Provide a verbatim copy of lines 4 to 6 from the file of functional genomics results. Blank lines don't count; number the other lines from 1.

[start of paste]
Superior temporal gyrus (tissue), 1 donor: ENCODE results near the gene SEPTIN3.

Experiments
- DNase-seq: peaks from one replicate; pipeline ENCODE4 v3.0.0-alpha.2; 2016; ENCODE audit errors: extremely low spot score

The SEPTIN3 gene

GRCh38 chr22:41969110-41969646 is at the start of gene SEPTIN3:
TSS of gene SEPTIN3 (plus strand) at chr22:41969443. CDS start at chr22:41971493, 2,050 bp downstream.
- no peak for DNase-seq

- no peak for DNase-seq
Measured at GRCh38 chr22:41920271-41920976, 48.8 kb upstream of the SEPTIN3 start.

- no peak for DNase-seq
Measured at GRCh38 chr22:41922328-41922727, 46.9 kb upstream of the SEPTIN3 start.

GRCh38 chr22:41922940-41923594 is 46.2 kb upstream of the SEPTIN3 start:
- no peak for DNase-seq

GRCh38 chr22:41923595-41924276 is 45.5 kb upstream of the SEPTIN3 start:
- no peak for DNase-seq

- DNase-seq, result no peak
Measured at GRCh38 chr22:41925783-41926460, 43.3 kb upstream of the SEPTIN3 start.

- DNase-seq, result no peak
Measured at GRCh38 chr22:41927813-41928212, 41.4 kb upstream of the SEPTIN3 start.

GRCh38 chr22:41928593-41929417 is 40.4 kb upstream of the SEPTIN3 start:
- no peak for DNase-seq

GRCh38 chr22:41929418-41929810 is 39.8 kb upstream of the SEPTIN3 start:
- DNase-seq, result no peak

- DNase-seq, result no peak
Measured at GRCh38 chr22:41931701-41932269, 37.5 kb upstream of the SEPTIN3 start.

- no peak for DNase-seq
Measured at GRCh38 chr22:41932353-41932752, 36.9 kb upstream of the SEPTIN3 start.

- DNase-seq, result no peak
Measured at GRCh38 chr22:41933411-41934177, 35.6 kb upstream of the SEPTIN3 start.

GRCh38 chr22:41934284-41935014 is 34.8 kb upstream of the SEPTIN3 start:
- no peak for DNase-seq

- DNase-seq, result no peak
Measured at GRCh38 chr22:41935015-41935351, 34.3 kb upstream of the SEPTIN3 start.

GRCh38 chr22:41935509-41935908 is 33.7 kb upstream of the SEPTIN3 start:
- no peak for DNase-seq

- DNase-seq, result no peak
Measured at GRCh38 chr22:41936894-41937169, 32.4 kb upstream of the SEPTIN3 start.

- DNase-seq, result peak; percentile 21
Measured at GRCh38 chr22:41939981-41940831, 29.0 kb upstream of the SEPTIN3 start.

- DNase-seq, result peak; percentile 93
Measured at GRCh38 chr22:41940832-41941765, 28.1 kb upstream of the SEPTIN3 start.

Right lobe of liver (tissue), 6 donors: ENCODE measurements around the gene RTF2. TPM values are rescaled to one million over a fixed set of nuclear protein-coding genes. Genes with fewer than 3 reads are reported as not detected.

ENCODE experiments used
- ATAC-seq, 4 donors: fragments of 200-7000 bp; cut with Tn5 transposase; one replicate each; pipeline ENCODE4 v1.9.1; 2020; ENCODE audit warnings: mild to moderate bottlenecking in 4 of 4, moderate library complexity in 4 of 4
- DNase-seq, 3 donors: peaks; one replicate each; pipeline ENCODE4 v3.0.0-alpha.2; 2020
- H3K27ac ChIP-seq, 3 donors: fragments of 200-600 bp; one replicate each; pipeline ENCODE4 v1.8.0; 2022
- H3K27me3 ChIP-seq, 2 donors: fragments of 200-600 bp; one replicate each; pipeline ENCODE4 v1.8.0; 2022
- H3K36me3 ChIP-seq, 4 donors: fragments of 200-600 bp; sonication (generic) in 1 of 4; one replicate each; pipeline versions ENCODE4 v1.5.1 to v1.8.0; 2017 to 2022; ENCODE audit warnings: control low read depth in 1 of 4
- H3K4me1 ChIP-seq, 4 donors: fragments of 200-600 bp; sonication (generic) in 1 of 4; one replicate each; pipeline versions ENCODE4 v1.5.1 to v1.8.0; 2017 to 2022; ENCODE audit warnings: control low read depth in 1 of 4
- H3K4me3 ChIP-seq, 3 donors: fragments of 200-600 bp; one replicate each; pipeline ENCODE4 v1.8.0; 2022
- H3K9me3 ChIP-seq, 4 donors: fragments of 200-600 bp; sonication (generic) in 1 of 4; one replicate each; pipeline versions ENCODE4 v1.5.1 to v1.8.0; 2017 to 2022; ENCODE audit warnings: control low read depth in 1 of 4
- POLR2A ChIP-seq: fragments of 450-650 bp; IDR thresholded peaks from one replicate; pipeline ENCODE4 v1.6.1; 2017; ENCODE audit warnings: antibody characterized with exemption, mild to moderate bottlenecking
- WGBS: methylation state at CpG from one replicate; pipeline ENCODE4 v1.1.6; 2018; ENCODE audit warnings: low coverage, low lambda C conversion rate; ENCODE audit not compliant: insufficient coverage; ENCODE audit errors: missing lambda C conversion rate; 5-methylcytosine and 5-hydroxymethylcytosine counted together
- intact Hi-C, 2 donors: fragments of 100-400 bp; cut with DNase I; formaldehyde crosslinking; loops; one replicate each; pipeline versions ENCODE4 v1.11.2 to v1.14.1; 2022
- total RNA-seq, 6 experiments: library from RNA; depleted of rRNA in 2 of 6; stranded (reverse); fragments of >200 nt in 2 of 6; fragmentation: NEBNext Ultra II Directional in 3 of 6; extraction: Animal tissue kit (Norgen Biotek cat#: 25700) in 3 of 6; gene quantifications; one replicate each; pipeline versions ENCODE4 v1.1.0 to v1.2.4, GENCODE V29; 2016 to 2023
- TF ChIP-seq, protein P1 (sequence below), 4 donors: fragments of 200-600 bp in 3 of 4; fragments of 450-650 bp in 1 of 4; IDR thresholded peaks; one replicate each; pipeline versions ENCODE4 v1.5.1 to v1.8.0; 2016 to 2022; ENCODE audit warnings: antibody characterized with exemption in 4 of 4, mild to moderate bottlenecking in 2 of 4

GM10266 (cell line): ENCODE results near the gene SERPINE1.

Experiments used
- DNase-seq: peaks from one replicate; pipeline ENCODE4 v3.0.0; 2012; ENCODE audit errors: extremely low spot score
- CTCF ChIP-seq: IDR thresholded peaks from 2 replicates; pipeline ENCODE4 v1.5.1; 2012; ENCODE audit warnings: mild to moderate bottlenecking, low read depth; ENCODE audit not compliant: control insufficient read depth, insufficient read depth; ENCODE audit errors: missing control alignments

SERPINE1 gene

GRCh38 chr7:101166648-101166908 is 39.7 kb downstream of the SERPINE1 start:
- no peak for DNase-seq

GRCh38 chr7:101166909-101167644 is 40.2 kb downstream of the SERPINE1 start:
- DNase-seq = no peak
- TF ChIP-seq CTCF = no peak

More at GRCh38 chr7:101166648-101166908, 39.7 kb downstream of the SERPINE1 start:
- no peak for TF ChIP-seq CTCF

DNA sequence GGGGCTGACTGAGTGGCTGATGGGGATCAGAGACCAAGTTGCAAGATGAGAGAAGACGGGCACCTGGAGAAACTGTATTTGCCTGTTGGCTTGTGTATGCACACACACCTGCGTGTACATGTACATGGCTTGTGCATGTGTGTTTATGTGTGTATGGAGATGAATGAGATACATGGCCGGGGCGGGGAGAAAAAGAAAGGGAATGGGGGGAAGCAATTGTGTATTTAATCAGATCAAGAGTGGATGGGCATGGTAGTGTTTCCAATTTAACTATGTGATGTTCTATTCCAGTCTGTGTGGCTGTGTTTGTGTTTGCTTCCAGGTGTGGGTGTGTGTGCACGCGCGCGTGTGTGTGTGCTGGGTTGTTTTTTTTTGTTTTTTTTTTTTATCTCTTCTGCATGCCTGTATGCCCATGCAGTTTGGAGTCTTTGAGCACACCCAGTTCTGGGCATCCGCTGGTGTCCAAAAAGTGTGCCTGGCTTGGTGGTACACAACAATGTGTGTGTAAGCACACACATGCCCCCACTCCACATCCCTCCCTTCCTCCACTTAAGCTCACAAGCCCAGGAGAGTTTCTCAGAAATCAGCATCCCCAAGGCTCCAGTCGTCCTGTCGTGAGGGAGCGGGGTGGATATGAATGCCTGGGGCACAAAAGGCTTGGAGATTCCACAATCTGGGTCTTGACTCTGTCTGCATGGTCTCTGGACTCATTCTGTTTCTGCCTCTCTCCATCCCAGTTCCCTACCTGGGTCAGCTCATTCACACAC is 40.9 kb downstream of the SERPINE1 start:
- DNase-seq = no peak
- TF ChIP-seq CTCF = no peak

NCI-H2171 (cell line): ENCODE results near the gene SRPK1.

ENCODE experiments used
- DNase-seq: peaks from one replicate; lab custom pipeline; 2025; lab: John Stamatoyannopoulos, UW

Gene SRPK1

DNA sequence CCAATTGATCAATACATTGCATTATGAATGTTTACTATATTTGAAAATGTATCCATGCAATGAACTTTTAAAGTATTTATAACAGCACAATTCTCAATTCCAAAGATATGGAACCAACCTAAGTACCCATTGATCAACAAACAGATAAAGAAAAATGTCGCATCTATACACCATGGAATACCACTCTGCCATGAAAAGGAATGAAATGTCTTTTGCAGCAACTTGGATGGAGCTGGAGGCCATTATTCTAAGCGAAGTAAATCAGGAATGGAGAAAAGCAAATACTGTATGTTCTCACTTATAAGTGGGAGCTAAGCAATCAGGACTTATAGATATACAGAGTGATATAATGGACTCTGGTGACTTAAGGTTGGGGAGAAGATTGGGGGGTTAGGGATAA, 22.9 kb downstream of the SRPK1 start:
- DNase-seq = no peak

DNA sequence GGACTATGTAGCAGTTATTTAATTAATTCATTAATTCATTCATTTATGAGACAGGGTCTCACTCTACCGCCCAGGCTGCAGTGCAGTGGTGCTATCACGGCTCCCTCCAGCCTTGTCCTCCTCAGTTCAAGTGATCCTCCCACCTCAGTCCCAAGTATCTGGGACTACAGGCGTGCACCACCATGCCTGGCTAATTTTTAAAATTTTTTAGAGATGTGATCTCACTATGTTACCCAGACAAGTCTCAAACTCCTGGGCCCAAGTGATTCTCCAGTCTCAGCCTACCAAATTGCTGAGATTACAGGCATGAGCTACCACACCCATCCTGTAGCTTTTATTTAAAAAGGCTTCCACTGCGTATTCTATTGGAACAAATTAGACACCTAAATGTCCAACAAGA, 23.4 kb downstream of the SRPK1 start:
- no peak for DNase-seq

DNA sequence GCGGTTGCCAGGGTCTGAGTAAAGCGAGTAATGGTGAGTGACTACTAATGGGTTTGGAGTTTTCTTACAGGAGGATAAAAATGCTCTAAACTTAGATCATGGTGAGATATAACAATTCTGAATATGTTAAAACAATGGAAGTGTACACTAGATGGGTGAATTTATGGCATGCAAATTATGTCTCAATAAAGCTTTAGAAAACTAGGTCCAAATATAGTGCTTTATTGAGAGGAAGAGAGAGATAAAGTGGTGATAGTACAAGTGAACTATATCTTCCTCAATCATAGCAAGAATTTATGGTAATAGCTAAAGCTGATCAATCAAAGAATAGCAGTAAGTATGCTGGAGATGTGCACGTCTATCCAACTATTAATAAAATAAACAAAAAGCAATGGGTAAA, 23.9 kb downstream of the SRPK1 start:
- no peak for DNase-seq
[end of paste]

The SEPTIN3 gene

GRCh38 chr22:41969110-41969646 is at the start of gene SEPTIN3:
TSS of gene SEPTIN3 (plus strand) at chr22:41969443. CDS start at chr22:41971493, 2,050 bp downstream.